For each character x, form the cartesian product of the list for x at v1 with every list for a character  x at v2.

root

a

v

p…

q…

v1

v2

leaf i

leaf j

left char x

left char y


The algorithm l.jpg
The Algorithm

  • Build suffix tree T for S.

  • Record the left character of each leaf.

  • Traverse T bottom-up.

  • At each node v with path-label a:

    • Output all maximal pairs of a: cartesian product of lists (u,x) and (u’,x’) for each pair of children u  u’ and pair of characters x  x’.

    • Create the lists for node v by linking the lists of v’s children.


Time analysis48 l.jpg
Time Analysis

  • Suffix tree construction  O(n).

  • Bottom-up traversal including all list-linking  O(n).

  • All cartesian product operations  O(k),where k is the number of maximal pairs.

  • Total O(n+k).


Finding all supermaximal repeats in linear time l.jpg
Finding All Supermaximal Repeats In Linear Time

  • supermaximal repeat: a maximal repeat that isn’t a substring of any other maximal repeat.

  • Example: S = xabcyiiizabcqabcyrxarabcy is supermaximal, abc isn’t.

  • Theorem:A left diverse internal node v in the suffix tree for S represents a supermaximal repeat iff

    • all of v’s children are leaves

    • and each has a distinct left character



Longest common extension problem l.jpg
Longest common extension problem

Preprocess strings S1 and S2 s.t. the following queries can be computed in O(1) time each:

  • Given index pair (i,j), find the length of the longest substring of S1 starting at position i that matches a substring of S2 starting at position j.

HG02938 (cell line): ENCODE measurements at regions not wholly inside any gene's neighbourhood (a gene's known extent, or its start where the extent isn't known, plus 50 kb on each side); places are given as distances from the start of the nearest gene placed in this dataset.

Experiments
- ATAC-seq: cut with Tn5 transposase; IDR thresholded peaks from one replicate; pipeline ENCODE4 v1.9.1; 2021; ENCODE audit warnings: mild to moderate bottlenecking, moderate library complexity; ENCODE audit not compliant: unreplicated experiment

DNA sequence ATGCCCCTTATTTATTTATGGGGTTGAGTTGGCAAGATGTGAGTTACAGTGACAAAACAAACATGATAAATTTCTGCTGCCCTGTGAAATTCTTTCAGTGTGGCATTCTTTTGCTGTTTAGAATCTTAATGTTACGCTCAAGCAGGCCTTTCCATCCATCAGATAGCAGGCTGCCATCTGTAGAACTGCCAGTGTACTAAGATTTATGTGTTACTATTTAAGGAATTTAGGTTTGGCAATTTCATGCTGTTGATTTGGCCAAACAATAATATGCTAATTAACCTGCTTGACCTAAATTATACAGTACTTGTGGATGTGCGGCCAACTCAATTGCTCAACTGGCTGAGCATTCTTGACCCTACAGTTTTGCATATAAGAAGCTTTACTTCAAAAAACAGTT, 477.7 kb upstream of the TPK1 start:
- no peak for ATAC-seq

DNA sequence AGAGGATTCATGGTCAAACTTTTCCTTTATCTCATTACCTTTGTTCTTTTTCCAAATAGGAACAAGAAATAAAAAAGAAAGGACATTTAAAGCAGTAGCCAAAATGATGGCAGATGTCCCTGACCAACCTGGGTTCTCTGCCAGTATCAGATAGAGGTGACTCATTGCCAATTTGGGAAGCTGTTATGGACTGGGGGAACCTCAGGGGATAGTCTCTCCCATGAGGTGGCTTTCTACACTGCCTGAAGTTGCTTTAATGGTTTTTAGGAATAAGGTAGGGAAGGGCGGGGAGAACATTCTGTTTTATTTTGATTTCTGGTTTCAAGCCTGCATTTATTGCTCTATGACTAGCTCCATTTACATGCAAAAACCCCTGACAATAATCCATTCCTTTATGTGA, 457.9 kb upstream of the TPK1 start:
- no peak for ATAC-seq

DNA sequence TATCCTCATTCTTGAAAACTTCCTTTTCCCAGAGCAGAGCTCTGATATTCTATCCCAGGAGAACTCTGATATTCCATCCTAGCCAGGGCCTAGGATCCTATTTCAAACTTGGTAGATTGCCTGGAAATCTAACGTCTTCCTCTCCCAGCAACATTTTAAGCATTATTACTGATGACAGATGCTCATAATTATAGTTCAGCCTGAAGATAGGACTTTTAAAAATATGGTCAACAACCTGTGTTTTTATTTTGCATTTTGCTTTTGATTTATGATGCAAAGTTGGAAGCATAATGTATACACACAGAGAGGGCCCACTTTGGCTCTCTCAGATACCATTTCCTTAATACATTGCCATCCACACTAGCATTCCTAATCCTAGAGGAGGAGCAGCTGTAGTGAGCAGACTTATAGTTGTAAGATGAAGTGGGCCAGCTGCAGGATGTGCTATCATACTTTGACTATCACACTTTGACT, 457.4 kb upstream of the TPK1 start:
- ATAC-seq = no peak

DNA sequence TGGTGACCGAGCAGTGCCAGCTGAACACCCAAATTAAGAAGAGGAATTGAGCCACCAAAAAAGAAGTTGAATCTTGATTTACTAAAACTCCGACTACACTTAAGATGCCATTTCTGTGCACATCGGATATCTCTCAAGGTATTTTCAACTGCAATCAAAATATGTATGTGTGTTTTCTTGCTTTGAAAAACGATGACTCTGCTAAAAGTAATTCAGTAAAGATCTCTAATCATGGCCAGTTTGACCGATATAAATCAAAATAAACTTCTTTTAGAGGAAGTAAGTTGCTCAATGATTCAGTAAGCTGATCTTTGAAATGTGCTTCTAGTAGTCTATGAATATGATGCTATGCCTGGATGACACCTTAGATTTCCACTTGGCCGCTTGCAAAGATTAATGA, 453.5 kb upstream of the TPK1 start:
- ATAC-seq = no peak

S1: ... abcdzzz ...

    S2: ... abcdefg ...

j

i


Solution l.jpg
Solution

Preprocess: O(|S1|+|S2|)

  • Build generalized suffix tree T for S1 and S2.

  • Preprocess T for constant-time LCA queries.

  • Compute string-depth of every node.

    To answer query (i,j): O(1)

  • Find LCA node v of leaves corresponding to suffix i of S1 and suffix j of S2.

  • Return string-depth(v).



Definition l.jpg
Definition

tandem repeat: a string a that can be written as a = bb, where b is a substring.

s = x a b a b a b a b y

ab|ab

a b|ab

ab|ab

ba|ba

ba|ba

abab|abab

note: b is not required to be of maximal length.

b = ab

b = ba

b = abab


Finding all tandem repeats simple solution l.jpg
Finding all tandem repeats – simple solution

For each feasible pair of start position i and middle position j:

  • Perform a longest common extension query from i and j.

  • If the extension from i reaches j or beyond,(i,j) defines a tandem repeat.

    1 ... i ... j-1 j ... 2j-i-1 2j-i ...n

j-i

j-i